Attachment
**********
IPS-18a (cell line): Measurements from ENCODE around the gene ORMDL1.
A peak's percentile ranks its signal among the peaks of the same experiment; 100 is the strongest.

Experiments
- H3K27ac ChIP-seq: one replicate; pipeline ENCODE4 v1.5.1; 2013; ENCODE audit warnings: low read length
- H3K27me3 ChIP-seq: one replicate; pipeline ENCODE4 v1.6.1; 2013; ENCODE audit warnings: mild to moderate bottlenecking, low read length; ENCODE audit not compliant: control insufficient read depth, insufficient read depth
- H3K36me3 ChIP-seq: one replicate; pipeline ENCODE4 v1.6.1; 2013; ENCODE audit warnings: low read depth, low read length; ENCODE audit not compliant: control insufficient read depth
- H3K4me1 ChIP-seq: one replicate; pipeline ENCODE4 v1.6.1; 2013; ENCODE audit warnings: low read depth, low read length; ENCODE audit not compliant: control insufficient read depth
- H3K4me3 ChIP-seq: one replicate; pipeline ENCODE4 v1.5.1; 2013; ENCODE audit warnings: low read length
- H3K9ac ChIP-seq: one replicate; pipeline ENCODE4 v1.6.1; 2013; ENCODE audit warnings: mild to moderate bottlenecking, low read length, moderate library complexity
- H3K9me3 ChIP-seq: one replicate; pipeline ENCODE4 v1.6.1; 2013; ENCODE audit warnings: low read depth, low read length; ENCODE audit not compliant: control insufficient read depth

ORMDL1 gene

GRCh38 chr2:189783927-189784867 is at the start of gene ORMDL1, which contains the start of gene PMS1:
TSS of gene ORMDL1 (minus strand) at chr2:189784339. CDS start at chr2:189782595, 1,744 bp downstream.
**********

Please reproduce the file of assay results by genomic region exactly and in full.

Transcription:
IPS-18a (cell line): Measurements from ENCODE around the gene ORMDL1.
A peak's percentile ranks its signal among the peaks of the same experiment; 100 is the strongest.

Experiments
- H3K27ac ChIP-seq: one replicate; pipeline ENCODE4 v1.5.1; 2013; ENCODE audit warnings: low read length
- H3K27me3 ChIP-seq: one replicate; pipeline ENCODE4 v1.6.1; 2013; ENCODE audit warnings: mild to moderate bottlenecking, low read length; ENCODE audit not compliant: control insufficient read depth, insufficient read depth
- H3K36me3 ChIP-seq: one replicate; pipeline ENCODE4 v1.6.1; 2013; ENCODE audit warnings: low read depth, low read length; ENCODE audit not compliant: control insufficient read depth
- H3K4me1 ChIP-seq: one replicate; pipeline ENCODE4 v1.6.1; 2013; ENCODE audit warnings: low read depth, low read length; ENCODE audit not compliant: control insufficient read depth
- H3K4me3 ChIP-seq: one replicate; pipeline ENCODE4 v1.5.1; 2013; ENCODE audit warnings: low read length
- H3K9ac ChIP-seq: one replicate; pipeline ENCODE4 v1.6.1; 2013; ENCODE audit warnings: mild to moderate bottlenecking, low read length, moderate library complexity
- H3K9me3 ChIP-seq: one replicate; pipeline ENCODE4 v1.6.1; 2013; ENCODE audit warnings: low read depth, low read length; ENCODE audit not compliant: control insufficient read depth

ORMDL1 gene

GRCh38 chr2:189783927-189784867 is at the start of gene ORMDL1, which contains the start of gene PMS1:
TSS of gene ORMDL1 (minus strand) at chr2:189784339. CDS start at chr2:189782595, 1,744 bp downstream.